If, as expected, the Ottawa Senators name Paul MacLean as the ninth coach in franchise history tomorrow, his hiring will represent a sound choice - and a bit of a departure for an organization that last handed the reins to the untried Cory Clouston three years back.
Like Clouston, MacLean will be handling an NHL team for the first time in his life. Unlike Clouston, who was a rising young star when promoted to the top job after Craig Hartsburg was handed his walking papers in the 2008-09 season, MacLean has been around forever, diligently learning his craft and developing a solid reputation as a smart hockey man and highly respected coach. It's why not much is known about the 53-year-old MacLean, outside of the industry itself. But he has been a career coach ever since retiring from the NHL in 1991 after a solid 10-year playing career, in which he scored 673 points in 719 games. MacLean was a John LeClair or Dave Andreychuk type, not the fleetest of foot, but with good hands and a willingness to dig in and take punishment in front of the net to make the power play go. In 1984-85, playing for Winnipeg at the outset of the Gretzky era, he had a 101-point season for the Jets.
MacLean also played for Canada's 1980 men's Olympic hockey team, the one that went to Lake Placid and didn't win a gold medal, even if they won four out seven pre-tournament games against the eventual champions from the United States. That's where our paths crossed the first time - and over the years, there hasn't been anyone better to talk hockey with. He is a smart, well-schooled coach, a big reason why the Detroit Red Wings have been consistently successful in the six years he was there as Mike Babcock's primary assistant. MacLean was also on Babcock's staff for two years with the Anaheim Ducks when they went to the 2003 Stanley Cup final and lost in seven to the New Jersey Devils.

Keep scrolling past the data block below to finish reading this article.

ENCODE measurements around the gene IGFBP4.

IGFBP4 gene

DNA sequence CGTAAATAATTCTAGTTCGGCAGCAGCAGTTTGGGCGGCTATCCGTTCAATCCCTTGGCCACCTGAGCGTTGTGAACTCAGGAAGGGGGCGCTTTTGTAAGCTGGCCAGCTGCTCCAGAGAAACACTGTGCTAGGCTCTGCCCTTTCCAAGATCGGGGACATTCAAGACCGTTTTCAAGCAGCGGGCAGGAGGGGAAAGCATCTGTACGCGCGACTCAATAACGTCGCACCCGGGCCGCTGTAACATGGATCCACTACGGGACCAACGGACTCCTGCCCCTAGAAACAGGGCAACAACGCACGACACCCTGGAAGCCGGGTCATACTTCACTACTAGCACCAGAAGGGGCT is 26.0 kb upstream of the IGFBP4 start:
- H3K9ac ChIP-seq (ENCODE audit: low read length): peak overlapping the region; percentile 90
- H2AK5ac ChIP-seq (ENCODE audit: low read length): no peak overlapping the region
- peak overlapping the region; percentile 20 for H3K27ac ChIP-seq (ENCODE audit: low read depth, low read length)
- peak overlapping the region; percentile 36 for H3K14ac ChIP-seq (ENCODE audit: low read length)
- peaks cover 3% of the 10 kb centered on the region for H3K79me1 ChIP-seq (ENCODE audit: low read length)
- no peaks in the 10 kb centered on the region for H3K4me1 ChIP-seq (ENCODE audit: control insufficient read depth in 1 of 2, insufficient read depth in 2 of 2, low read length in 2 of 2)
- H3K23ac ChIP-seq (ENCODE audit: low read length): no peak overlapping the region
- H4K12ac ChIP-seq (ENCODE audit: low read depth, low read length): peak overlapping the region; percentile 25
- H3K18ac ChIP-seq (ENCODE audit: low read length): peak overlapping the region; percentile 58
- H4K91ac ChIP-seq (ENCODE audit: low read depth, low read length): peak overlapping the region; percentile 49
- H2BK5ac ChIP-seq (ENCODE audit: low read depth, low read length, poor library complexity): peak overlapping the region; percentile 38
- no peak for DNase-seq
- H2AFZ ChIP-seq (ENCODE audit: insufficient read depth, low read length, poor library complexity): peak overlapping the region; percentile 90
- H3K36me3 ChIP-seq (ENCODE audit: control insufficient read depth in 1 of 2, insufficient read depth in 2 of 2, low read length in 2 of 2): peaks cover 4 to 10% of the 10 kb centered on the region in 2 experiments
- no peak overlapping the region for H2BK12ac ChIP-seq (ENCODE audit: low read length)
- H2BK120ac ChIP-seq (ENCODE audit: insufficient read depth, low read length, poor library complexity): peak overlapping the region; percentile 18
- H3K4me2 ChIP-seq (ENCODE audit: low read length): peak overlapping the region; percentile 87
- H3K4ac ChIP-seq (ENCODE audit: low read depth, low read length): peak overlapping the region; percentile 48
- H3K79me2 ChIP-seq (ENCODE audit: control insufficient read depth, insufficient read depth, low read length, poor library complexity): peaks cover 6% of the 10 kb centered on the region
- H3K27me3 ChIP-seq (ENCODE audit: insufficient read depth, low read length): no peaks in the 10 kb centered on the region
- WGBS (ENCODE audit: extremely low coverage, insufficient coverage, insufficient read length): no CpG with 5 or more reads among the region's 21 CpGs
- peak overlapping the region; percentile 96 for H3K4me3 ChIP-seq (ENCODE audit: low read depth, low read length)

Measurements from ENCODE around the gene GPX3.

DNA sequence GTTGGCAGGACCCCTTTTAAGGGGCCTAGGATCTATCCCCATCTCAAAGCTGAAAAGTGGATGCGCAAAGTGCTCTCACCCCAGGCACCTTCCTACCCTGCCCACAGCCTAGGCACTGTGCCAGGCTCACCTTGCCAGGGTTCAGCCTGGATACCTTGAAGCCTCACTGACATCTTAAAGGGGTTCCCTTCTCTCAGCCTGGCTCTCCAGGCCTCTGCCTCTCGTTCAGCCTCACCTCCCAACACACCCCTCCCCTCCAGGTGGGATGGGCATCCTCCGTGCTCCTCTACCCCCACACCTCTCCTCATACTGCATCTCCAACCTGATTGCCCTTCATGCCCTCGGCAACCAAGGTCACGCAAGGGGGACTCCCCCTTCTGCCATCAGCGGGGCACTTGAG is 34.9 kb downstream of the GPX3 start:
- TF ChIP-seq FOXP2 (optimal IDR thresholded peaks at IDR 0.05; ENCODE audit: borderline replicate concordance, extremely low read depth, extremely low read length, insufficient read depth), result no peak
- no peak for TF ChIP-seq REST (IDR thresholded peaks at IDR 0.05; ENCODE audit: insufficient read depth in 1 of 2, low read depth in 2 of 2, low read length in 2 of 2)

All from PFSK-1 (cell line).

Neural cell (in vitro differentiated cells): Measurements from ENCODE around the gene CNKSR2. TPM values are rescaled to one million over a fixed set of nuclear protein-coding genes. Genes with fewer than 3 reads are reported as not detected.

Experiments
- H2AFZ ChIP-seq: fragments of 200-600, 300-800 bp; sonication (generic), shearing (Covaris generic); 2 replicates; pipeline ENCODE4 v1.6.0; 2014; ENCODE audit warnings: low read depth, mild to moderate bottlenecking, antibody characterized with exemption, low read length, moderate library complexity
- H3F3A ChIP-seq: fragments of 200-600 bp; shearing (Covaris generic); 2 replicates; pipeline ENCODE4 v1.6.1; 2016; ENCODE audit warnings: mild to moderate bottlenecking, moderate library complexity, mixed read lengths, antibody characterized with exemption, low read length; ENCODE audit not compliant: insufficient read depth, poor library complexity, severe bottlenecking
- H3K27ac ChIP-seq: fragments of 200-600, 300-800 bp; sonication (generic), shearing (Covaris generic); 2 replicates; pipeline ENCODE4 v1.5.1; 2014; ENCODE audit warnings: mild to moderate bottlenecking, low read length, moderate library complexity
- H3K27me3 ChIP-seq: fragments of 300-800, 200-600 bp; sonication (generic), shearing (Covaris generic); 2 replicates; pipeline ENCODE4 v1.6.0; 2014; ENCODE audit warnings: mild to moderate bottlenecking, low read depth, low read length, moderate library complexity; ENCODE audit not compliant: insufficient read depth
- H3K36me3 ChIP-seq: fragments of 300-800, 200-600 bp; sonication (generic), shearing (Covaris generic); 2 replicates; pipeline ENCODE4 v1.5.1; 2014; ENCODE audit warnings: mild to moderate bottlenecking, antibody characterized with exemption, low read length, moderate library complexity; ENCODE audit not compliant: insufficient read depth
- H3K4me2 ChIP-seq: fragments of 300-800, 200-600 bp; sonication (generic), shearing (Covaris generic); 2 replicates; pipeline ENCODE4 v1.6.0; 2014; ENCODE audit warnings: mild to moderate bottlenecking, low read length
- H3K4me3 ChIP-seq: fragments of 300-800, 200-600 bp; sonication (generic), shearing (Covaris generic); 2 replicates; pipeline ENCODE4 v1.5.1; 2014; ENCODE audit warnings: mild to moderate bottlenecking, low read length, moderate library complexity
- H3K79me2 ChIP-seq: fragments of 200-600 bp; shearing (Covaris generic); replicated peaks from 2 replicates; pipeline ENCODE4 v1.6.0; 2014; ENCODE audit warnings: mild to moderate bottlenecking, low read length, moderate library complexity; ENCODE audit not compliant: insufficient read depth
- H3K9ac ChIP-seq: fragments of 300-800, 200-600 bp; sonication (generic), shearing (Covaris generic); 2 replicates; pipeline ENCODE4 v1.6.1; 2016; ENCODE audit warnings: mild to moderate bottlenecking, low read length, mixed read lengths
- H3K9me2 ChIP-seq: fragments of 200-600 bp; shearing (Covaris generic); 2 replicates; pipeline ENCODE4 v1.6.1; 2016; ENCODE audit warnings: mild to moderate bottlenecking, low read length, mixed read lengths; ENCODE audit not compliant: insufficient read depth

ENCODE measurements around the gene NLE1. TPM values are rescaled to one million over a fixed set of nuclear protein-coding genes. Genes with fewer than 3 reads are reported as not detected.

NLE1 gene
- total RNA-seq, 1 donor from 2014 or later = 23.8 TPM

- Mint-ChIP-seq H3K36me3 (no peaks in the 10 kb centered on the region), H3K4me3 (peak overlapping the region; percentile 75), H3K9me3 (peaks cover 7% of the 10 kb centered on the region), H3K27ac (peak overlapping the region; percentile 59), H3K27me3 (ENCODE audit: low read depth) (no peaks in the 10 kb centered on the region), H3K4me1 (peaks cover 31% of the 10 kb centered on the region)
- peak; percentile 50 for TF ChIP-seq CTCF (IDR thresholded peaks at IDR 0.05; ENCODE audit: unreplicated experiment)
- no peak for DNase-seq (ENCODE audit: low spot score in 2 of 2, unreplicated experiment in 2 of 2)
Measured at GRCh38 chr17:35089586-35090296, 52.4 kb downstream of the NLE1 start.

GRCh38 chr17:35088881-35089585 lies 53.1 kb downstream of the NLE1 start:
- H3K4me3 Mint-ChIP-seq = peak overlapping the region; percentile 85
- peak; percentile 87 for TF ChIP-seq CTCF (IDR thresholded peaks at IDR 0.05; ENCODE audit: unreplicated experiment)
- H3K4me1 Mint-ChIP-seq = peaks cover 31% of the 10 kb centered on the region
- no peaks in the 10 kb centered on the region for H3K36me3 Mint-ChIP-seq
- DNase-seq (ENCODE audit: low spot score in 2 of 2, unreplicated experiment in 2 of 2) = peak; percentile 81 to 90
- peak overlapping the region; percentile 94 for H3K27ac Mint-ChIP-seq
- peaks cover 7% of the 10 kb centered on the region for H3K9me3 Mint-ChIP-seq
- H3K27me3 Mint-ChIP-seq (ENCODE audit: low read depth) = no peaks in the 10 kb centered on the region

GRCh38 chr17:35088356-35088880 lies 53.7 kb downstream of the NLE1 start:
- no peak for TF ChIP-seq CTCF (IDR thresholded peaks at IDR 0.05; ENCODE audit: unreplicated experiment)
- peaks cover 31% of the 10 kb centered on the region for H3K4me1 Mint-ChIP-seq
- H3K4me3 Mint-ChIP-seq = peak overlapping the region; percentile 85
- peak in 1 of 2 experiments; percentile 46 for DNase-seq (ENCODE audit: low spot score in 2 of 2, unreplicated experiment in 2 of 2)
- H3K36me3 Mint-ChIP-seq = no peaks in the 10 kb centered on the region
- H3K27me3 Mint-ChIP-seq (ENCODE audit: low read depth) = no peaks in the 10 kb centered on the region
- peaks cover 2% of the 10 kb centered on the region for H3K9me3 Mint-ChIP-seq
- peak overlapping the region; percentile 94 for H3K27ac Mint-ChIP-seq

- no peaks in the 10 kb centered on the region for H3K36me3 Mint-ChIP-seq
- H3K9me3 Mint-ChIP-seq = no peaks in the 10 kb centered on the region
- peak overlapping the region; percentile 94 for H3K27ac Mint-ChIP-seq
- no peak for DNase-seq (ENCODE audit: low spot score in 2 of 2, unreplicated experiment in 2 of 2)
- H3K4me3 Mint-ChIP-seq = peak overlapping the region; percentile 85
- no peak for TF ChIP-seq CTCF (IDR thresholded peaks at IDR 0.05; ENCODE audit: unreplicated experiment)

MacLean's anonymity stems largely from the fact that all his head-coaching experience came in the minor leagues. Once his playing career ended, he spent three years scouting for the St. Louis Blues and then switched to coaching their affiliate, Peoria of the now defunct International Hockey League in 1993.
In his second season with the Rivermen, he was named the Hockey News' minor-league coach of the year in 1994 - and it seemed then as if it would be a matter of time, not 17 years, before he stepped into an NHL head-coaching position. MacLean spent one year as an assistant with the 1996-97 Phoenix Coyotes, then went to Kansas City (IHL) for three years and Quad City (UHL) for two, a time when the Mallards posted a 112-27-9 record and won the 2001 Colonial Cup championship.
To sum up, MacLean has a habit of winning wherever he goes; has a history of working well with young players; and should bring the same sort of intelligence and stability to Ottawa that another former Babcock assistant, Todd McLellan, brought to the San Jose Sharks.
With Craig MacTavish, another candidate for the Sens' position, poised to join the Minnesota Wild later in the week, the NHL's coaching vacancies are slowly starting to fill up in advance of the NHL entry draft.
MacLean represents a first-rate hire by Ottawa, and if given the chance, should steer the young Senators back onto the right track, after three years of moving sideways and backwards under the previous regime.